When it comes to describing the wonder of a national park, numbers would seem to fall short. Still, with six of them, the Northwest Territories has more than its fair share of Canada’s total of 48 (that’s nearly 13 per cent).
Most, like Nahanni National Park Reserve in the Deh Cho, are not reasonably accessible to most NWT residents.
Luckily for all of us there are another 34 territorial parks managed by the territorial government, including Blackstone, which offers views of the Nahanni range, and Sambaa Deh Falls, which grants access to Sambaa Deh and Coral Falls via hiking trails extending from the campground.
Which is to say nothing of the fathomless expanse of wilderness outside of parks for residents to find their own perfect personal hideaway.
Not everyone is in a position to take an extravagant holiday but the ability to write off two trips every year, highlighted in advice from accountants, including Andy Wong in last week’s issue of News/North, has the potential to be the primer the engine of the economy will need to fire up when we finally reach phase three of the pandemic recovery plan, and the freedom of phase four after that.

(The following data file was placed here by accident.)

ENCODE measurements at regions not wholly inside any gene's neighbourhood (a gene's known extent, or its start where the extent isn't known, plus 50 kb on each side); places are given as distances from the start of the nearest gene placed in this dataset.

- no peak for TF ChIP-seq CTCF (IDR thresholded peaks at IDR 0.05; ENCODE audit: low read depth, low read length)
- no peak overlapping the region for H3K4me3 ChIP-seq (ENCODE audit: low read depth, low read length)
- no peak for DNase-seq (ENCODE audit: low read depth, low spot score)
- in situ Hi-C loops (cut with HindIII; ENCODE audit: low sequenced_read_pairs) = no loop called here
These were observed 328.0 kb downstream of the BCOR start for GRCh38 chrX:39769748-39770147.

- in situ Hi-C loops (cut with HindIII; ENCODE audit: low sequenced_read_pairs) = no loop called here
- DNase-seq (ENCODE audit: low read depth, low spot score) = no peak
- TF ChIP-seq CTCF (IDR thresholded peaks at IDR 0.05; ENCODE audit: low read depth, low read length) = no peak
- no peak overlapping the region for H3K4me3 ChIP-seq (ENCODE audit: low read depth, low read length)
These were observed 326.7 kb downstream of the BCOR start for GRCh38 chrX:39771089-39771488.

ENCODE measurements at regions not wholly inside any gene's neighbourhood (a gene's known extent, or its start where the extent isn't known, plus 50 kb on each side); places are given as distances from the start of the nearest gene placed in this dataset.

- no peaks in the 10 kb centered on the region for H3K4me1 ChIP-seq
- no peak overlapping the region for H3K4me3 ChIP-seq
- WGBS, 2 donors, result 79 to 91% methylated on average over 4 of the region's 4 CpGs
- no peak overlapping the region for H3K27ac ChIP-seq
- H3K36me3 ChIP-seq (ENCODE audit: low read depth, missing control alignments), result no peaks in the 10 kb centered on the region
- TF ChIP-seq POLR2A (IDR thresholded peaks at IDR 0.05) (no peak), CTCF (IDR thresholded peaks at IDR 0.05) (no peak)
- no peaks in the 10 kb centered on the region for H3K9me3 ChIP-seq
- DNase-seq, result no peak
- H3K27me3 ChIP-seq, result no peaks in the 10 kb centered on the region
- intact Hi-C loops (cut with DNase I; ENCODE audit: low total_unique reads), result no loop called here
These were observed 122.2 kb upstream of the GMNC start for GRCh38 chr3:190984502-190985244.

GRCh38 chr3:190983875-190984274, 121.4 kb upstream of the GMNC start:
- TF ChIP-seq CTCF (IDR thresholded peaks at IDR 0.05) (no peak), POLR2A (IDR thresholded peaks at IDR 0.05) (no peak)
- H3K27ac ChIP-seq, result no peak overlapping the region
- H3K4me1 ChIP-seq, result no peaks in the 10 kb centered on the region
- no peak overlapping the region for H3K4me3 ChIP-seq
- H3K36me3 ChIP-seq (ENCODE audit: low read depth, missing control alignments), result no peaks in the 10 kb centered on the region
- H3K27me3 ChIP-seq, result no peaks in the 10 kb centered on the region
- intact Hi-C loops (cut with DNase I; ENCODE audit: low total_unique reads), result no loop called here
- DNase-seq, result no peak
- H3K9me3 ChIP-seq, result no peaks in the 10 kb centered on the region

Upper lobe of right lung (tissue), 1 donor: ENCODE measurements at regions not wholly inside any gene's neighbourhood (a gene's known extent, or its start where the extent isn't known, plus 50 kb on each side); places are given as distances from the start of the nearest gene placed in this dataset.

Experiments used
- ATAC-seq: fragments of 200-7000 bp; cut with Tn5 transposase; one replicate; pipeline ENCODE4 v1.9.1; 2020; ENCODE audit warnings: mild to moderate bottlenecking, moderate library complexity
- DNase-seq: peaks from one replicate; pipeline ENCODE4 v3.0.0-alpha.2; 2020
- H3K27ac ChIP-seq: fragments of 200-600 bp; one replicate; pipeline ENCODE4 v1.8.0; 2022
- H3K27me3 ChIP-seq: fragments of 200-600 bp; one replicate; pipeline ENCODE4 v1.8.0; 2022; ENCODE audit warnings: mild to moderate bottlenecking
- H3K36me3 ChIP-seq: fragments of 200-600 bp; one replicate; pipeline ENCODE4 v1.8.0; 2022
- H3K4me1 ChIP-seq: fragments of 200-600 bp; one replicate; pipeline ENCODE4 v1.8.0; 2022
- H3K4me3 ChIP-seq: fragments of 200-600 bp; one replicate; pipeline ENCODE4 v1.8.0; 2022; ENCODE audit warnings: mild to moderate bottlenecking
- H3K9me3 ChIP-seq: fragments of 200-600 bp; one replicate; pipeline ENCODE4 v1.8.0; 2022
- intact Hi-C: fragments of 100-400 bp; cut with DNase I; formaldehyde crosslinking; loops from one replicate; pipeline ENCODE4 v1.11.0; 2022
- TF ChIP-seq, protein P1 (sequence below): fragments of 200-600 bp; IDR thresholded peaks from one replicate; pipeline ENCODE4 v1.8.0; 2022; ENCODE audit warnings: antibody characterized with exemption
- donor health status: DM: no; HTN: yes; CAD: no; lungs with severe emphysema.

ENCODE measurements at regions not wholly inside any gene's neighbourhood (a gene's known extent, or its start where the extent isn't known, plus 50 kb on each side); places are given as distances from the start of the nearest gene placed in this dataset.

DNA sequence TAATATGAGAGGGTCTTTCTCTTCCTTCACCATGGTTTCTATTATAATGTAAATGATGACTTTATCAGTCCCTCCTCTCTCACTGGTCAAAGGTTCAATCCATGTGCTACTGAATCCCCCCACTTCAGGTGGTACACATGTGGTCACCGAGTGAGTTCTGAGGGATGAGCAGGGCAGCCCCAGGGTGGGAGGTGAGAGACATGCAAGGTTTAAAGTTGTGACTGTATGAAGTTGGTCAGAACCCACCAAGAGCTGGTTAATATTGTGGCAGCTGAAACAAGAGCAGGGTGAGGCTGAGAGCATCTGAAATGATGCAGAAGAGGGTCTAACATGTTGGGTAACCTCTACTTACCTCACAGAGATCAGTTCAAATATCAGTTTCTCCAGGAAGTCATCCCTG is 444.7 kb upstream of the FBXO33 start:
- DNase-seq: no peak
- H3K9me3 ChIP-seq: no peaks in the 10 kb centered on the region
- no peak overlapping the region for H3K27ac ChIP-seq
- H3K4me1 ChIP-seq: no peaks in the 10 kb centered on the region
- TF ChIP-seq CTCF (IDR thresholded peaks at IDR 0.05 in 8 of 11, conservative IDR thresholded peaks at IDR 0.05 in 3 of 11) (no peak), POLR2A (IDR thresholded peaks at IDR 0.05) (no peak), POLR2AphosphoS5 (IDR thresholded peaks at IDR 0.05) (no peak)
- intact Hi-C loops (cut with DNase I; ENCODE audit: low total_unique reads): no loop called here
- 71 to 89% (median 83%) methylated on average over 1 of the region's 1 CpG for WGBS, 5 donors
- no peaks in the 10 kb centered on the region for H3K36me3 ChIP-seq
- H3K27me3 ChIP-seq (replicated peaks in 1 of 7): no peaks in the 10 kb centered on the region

There are bound to be bundles of Northerners, maybe in the South Slave and Thebacha, who have always wanted to see the Arctic Ocean. Or to return to it. Now’s the time. How about kayak enthusiasts who have never experienced the South Slave Paddlefest on the world-renowned whitewater outside Fort Smith? Take a few friends and be socially distant on the Slave River, dodging eddies and chasing pelicans.
Which is to say nothing of the fishing – oh, the fishing – available in every corner of the NWT.
The NWT is in the grips of something of a social experiment. A population of people who cannot leave the territory without a severe penalty upon their return in the form of a two-week quarantine, but with the ability to explore this grand land of ours while giving a boost to their tax returns. And not just once but twice every year, assuming they aren’t otherwise prevented from doing so by a lack of vacation time or resources at hand to outlay for the cost of the trip.
For all the ways our governments make us scratch our heads as they spend our tax dollars, the Northern deductions can provide a powerful boost to the economies of the NWT while giving individuals some much needed relief and relaxation. And everything from a grand journey to Tuktoyaktuk to a weekend camping trip at a GNWT-run campsite closer to home is eligible. All that spending, from plane tickets to gas to camping supplies, will be like rain in the desert for tourism-dependent businesses that two years ago were awash in the more than 120,000 people who came to the NWT to view the Northern Lights, hunt, fish or experience an outdoor adventure, spending more than $210 million in the process.
So dust off those hip waders and that bucket list and explore the “Spectacular NWT.” And when you get your tax return in the spring, do it all over again.